BulletinVR Logo

Inspiration

Social anxiety affects hundreds of thousands of people and can negatively impact social interaction and mental health. Around campuses and schools, we were inspired by bulletin boards with encouraging anonymous messages, and we felt that these anonymous message boards were an inspiring source of humanity. With Bulletin, we aim to bring this public yet anonymous way of spreading words of wisdom to as many people as possible. Previous studies have even shown that online interaction decreased social anxiety in people with high levels of anxiety or depression.

What it does

Bulletin is a website for posting anonymous messages. Bulletin's various boards are virtual reality spaces for users to enter messages. Bulletin uses speech-to-text to create a sense of community within the platform, as everything you see has been spoken by other users. To ensure anonymity, Bulletin does not store any of its users data, and only stores a number of recent messages. Bulletin uses language libraries to detect and filter negative words and profanity. To try Bulletin (https://bulletinvr.online), simply enter one of the bulletin boards and double tap or press the enter key to start recording your message.

Screenshot of Bulletin in a VR HMD

What is WebVR?

WebVR, or Web-based virtual reality, allows users to experience a VR environment within a web browser. As a WebVR app, Bulletin can also be accessed on the Oculus Rift, Oculus Go, HTC Vive, Windows Mixed Reality, Samsung Gear VR, Google Cardboard, and your computer or mobile device. As the only limit is having an internet connection, Bulletin is available to all and seeks to bring people together through the power of simple messages.

How we built it

We use the A-Frame JavaScript framework to create WebVR experiences. Voice recognition is handled with the HTML Speech Recognition API.

The back-end service is written in Python. Our JS scripts use AJAX to make requests to the Flask-powered server, which queries the database and returns the messages that the WebVR front-end should display. When the user submits a message, we run it through the Python fuzzy-wuzzy library, which uses the Levenshtein metric to make sure it is appropriate and then save it to the database.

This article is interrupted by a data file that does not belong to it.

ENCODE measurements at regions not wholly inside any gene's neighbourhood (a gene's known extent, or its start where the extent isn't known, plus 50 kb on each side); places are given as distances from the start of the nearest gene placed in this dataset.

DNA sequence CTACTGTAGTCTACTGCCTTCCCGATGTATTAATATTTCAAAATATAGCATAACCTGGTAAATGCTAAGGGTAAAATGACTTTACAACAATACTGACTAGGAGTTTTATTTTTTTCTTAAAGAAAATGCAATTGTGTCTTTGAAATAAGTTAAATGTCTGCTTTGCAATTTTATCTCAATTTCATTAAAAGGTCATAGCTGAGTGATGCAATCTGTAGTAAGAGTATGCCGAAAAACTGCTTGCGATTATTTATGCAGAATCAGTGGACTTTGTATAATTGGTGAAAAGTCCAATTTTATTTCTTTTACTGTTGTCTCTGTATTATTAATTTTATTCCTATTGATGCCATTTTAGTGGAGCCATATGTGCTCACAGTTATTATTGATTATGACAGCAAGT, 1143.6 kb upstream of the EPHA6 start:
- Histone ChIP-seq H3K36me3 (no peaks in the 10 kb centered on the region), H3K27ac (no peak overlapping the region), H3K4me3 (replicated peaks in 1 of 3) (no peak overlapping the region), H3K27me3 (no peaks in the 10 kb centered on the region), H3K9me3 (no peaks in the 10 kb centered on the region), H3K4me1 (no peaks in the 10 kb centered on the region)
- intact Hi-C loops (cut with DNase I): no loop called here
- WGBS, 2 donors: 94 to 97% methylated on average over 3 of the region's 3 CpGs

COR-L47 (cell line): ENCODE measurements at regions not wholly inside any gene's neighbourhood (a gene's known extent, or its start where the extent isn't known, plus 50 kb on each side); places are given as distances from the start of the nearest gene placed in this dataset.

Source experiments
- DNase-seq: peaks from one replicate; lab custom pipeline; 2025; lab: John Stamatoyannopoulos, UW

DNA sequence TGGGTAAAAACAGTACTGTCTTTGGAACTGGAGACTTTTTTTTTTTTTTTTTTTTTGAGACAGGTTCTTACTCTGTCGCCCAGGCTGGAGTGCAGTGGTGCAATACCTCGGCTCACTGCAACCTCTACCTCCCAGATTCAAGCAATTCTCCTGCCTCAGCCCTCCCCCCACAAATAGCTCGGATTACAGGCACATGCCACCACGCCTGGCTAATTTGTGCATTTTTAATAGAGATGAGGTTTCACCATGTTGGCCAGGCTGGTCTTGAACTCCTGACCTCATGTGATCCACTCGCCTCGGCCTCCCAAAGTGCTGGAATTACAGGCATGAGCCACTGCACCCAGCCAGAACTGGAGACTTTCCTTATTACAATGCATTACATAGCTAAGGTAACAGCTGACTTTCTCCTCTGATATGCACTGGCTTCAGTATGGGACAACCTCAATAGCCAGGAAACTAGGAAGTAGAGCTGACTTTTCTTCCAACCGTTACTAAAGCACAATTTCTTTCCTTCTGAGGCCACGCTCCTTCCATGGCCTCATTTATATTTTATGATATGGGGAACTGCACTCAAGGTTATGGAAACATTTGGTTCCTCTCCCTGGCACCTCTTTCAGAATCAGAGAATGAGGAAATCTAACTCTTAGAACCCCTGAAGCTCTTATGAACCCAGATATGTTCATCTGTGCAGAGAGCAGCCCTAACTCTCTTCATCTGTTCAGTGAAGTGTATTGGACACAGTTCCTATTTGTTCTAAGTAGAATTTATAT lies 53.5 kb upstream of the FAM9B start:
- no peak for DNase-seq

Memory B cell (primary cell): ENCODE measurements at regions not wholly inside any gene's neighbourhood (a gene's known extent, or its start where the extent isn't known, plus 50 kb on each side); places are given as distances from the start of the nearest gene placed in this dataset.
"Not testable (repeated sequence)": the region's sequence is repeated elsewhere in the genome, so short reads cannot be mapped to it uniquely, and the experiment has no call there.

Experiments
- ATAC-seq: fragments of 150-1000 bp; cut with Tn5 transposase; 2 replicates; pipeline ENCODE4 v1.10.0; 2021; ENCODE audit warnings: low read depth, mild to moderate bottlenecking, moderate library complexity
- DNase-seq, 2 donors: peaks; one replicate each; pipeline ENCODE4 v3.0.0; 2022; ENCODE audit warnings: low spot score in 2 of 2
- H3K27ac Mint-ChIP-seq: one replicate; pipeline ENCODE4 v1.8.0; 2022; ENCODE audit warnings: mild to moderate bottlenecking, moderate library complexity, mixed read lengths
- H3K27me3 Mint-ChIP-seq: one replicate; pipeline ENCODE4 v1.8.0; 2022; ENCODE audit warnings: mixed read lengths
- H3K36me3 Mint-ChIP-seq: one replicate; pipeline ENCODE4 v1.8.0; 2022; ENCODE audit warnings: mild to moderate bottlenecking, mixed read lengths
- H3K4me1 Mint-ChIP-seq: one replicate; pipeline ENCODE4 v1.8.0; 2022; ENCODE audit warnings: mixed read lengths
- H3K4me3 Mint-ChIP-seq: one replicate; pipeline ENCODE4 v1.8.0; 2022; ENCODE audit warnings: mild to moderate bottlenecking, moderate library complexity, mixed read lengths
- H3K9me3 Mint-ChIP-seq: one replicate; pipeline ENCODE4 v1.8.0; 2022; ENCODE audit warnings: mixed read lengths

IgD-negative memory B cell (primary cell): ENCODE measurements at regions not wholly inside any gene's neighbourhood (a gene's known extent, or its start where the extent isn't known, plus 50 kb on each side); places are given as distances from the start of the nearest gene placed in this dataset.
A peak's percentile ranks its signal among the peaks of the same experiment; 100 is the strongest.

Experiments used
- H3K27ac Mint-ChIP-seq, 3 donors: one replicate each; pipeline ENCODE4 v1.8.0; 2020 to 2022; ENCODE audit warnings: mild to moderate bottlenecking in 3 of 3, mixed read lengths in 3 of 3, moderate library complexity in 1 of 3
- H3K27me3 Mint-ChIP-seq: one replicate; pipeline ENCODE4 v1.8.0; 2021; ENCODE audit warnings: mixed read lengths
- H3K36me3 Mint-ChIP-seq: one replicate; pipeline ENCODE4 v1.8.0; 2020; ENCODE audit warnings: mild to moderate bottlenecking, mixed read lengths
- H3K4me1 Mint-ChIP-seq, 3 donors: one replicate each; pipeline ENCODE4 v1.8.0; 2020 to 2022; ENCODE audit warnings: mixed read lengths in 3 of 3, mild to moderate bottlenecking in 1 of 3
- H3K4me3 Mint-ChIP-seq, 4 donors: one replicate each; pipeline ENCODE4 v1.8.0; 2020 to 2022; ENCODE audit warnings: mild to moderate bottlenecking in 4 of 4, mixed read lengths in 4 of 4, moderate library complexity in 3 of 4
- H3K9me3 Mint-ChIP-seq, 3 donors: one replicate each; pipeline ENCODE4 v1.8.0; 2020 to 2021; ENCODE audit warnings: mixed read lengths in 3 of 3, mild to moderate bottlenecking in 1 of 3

Challenges we ran into

Integrating A-Frame with our back-end was difficult. A-Frame is simple of itself to create very basic WebVR scenes, but creating custom JavaScript components which would communicate with the Flask back-end proved time-consuming. In addition, many of the community components we tried to integrate, such as an input mapping component, were outdated and had badly-documented code and installation instructions. Kevin and Hamilton had to resort to reading GitHub issues and pull requests to get some features of Bulletin to work properly.

Accomplishments that we're proud of

We are extremely proud of our website and how our WebVR environment turned out. It's exceeded all expectations, and features such as multiple bulletin boards and recording by voice were never initially planned, but work consistently well. Integrating the back-end with the VR front-end took time, but was extremely satisfying; when a user sends a message, other users will near-instantaneously see their bulletin update.

We are also proud of using a client-side speech to text service, which improves security and reduces website bandwith and allows for access via poor internet connection speeds.

Overall, we're all proud of building an awesome website.

What we learned

Hamilton learned about the A-Frame JavaScript library (and JavaScript itself), which he had no experience with previously. He developed the math involved with rendering text in the WebVR environment.

Mykyta and Kevin learned how to use the HTML speech to text API and integrate the WebVR scenes with the AJAX server output.

Brandon learned to use the Google App Engine to host website back-ends, and learned about general web deployment.

What's next for Bulletin

We want to add more boards to Bulletin, and expand possible media to also allowing images to be sent. We're looking into more sophisticated language libraries to try and better block out hate speech.

Ultimately, we would like to create an adaptable framework to allow for anyone to include a private Bulletin board in their own website.

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